Finally, the meeting between Amarinder Singh, Trudeau and Sajjan took place. After that, Trudeau met Modi. There was that hug which — against official protocol — has come to symbolise everything that is whimsical about India’s current foreign policy. However, by now it was too little and too late. The two countries had blown Khalistan out of proportion, even thrown in Jaspal Atwal — the Indian-origin businessman, with ties to the Khalistan movement, who was part of Trudeau’s entourage — as a red herring. Didn’t the liberals see how rival political parties had ganged up to avoid being answerable? Didn’t they see how media had plastered Punjab and Sikhs into a corner? Did they not see how the people of Punjab were excited and had extended a grand welcome to their successful diaspora? By solely critiquing Trudeau’s choice of clothing — kurtas and sherwanis — the liberals allowed themselves to be ensnared in the web the politicians had woven. The gap between Punjab and the rest of India split wide open.
These days the liberals battle for Najeeb Ahmed, the JNU student missing since October 2016 after an on-campus brawl with members of the right-wing students’ union ABVP. According to a recent report, Punjab has 8,257 Najeebs, or Singhs, or Kumars — the kind of enforced disappearances and killings being reported right now in Uttar Pradesh and earlier in Gujarat. The liberals battle for the CBI Judge BH Loya, who died under mysterious circumstances midway through the hearing in the Sohrabuddin Sheikh encounter case. Do they forget Advocate Khalra? Don’t the liberals see Operation Blue Star as a blot on India’s conscience that needs addressing? Don’t they see the 1984 pogrom as a model for Babri and Godhra? Are the liberals at a loss because they can’t decide whether Punjab is Udta on drugs or Khalistan on guns? Do they feel jealous as to how some of the minuscule Sikhs manage to do well in spite of Partition in 1947, in spite of 1984? Is it fear of the brutal militancy that they still stereotype the Sikhs as traitors and terrorists?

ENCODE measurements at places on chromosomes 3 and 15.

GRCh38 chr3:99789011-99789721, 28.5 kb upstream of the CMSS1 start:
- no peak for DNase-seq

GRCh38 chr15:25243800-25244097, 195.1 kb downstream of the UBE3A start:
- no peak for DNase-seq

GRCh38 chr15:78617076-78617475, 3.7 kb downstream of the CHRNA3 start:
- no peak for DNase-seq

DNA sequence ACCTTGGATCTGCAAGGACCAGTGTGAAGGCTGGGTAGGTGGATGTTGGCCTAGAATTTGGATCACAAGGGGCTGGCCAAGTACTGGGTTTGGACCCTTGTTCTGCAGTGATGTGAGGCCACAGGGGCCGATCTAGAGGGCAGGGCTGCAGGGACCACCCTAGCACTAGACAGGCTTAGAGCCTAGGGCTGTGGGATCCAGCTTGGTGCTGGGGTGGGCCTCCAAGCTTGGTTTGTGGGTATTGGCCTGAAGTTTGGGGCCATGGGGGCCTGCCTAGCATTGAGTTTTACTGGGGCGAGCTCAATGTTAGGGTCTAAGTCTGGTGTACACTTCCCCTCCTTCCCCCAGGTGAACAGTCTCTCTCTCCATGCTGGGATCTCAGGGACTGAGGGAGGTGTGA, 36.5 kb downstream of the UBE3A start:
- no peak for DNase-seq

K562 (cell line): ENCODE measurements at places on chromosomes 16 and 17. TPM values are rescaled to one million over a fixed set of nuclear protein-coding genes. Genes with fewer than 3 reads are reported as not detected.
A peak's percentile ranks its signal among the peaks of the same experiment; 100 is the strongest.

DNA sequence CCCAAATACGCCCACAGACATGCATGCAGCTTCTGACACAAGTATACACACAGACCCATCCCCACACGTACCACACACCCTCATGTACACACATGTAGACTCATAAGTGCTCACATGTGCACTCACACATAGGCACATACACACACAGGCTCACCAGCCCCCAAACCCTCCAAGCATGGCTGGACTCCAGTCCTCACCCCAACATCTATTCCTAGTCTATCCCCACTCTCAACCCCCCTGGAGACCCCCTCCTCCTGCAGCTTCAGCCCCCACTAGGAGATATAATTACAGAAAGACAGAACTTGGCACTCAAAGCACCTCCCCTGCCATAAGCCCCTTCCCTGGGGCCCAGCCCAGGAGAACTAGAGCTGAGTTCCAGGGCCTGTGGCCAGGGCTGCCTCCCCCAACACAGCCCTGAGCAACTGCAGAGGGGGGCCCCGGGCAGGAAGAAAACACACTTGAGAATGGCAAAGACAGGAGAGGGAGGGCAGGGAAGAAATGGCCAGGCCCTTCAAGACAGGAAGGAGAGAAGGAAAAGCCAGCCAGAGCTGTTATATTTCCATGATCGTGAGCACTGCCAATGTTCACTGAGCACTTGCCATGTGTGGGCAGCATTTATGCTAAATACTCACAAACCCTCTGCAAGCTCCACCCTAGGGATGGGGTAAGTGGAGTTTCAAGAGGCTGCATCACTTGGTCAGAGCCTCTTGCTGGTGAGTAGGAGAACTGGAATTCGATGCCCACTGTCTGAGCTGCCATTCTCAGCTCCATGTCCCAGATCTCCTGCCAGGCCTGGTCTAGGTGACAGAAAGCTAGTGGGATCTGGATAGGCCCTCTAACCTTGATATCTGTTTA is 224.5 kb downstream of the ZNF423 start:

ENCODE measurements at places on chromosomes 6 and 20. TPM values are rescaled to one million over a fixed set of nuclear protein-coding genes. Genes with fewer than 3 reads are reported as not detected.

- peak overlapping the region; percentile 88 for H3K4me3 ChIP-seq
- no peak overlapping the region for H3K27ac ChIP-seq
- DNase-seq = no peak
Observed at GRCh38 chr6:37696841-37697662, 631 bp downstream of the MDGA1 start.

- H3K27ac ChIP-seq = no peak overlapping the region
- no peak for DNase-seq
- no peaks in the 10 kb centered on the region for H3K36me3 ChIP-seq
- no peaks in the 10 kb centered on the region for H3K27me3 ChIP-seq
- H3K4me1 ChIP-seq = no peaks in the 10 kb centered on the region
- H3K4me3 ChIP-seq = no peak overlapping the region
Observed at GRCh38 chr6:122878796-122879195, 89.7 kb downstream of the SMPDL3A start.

No separatist movement ever ends only through police action. Punjab pulled back from militancy because Khalistan lost popular support. Its composite society displayed this learning by standing together as recently as 2015 when Punjab was carpet-bombed with incidents of sacrilege of the Guru Granth Sahib, and last year, when the controversial godman Ram Rahim was arrested.
Though Punjab has returned from violence, it has a long way to go to heal. Healing needs trust. Trust needs solidarities. During Trudeau’s visit, and the media spin on it, the liberals had a chance to display their solidarity with the Sikhs. They had a chance to nuance the term Khalistan — to take the sting out of separatism by advocating the pursuit of justice. They failed. Sadly, Punjab, a laboratory for sectarian violence and human rights violations, is fairly accustomed to isolation. It no longer cares. But the liberals needed to care, they didn’t.. After Trudeau left, NITI Ayog brazenly told Punjab: the nation does not need its produce, the Centre has refused aid. If in the future things turn haywire, let it be noted the liberals remained silent at this critical juncture in Punjab’s history.
Amandeep Sandhu is the author of Roll of Honour, a novel on 1984